Thursday, January 31, 2008

Loopy dispatch

I'm sitting in my downtown Chicago office, watching it snow like a sonofagun outside. In a couple of hours I have my first class meeting for the semester--it's a class called "Gender and the Artist in American Fiction," one I've taught every few years since 1996 (eek! All of a sudden that seems like a long time). I haven't been able to get pictures to load from my home laptop, so I am happy to have an excuse to take a break from work to get some pictures and ideas tapped out.

I've finally got a picture--not a full-length one, though--of one of the dresses I made for Astrid over the winter break. How's this for twisted: the pattern (McCall's M5510) is very obviously for a nightgown and/or pajamas. The envelope back and instructions, however, include this legalistic jewel: "NOTE: The garments in this pack are not intended for Sleep Apparel." I understand, I think, why they say this--these are loose-fitting designs, and if they weren't made in flame-retardant fabrics (which I wouldn't use....sorry), they might be dangerous if there was a fire during the night. But come on! Are they trying to convince purchasers that these clothes are pajama costumes--in other words, outfits that kids might dress up in before they go to bed, but then change into "real" PJs before they get into bed?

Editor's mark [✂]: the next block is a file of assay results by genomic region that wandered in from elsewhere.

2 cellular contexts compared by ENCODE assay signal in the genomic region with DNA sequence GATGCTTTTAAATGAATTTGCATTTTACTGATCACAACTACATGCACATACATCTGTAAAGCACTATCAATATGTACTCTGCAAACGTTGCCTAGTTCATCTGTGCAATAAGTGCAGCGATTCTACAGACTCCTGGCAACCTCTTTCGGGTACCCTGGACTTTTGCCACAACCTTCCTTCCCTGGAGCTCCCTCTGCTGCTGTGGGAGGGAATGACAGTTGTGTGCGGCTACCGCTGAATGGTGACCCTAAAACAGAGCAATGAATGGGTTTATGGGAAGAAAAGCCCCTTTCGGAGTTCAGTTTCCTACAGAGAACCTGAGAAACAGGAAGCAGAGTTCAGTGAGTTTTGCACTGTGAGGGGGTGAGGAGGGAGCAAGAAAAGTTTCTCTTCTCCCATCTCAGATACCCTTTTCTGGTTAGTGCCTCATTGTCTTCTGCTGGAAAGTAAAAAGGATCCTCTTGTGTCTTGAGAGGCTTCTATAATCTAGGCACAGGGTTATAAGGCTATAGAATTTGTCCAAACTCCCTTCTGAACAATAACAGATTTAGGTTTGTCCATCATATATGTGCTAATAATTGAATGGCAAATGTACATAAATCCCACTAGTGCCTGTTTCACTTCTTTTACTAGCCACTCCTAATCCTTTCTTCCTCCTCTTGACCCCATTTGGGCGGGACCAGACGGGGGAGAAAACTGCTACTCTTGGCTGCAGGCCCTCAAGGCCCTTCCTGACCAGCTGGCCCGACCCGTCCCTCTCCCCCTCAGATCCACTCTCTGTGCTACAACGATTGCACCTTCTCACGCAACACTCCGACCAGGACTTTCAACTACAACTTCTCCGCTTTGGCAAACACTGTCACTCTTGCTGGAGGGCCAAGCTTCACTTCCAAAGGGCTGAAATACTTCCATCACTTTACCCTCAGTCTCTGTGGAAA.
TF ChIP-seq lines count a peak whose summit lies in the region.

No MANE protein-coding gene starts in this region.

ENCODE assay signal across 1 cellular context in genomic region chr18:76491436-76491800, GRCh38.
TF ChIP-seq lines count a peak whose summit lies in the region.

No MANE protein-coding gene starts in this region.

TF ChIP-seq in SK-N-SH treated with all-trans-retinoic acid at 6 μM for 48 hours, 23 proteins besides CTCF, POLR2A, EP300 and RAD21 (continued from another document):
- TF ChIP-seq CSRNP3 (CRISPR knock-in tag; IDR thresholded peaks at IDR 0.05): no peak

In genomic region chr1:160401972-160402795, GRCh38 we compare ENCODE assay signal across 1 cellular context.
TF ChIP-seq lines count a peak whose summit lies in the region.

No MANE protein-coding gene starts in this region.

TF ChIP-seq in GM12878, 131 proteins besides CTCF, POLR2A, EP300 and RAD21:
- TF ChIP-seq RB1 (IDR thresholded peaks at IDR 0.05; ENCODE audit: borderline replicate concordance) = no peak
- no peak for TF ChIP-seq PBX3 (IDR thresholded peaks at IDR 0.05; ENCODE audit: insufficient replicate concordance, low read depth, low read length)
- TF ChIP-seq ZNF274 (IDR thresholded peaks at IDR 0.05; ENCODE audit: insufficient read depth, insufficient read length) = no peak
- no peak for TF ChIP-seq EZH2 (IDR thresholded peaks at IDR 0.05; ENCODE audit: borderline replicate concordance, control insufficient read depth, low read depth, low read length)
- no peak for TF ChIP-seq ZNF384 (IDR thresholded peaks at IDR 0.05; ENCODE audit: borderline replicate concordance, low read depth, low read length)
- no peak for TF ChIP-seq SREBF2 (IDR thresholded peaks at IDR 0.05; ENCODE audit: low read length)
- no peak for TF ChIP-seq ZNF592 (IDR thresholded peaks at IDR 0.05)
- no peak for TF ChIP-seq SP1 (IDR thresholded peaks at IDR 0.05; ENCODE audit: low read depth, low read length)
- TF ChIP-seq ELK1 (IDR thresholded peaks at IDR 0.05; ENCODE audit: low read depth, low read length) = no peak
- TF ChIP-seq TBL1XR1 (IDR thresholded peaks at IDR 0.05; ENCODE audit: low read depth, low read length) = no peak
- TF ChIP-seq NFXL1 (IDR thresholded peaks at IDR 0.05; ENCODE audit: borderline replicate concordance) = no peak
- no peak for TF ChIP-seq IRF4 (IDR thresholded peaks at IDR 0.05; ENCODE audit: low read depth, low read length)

Happily for me, I had no intention of sewing this design for nighttime wear (ooops....I mean "Sleep Apparel"). I was looking for a dress without buttons, snaps, or facings, and I wanted something with a nice ruffle at the sleeves. So far I've made it in the peachy Japanese-inspired tree print shown in the photo, a pair of coordinating chocolate-and-blue prints, and some cool "rainbowy" home dec fabric I found at IKEA. (If you're looking at the IKEA page, the two fabrics I used are the second from the left [big rainbows] and the one on the far right [the small multicolored emblems])The IKEA dresses are sleeveless; Astrid has one, as does her neighbor-friend Lily (or, as Astrid calls her, "Lily the Lion"--she had a lion costume for Halloween when they were both 3, I think). The dresses are good for twirling (*so* important!) and it's easy to make the bodice in a different fabric (like I did with the brown/blue and IKEA versions). What I can't show here, but what I'm most happy about, is the closure for all of the dresses: after cutting a small ponytail elastic (the kind Goody makes in a zillion different colors) in half, I turned each half into a loop and sewed it about two inches to the left of the center back (close to the neck and right above the skirt/bodice seamline). Then, two inches to the right of the center back, I sewed big vintage buttons. This arrangement gathers the fullness of the back of the dress so that it doesn't slip off Astrid's shoulders (as it appears to be doing in the McCalls envelope picture).